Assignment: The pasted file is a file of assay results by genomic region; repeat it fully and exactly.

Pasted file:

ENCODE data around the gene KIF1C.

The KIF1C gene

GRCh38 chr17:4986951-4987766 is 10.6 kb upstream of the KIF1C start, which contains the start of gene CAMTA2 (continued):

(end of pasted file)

ENCODE data around the gene KIF1C.

The KIF1C gene

GRCh38 chr17:4986951-4987766 is 10.6 kb upstream of the KIF1C start, which contains the start of gene CAMTA2 (continued):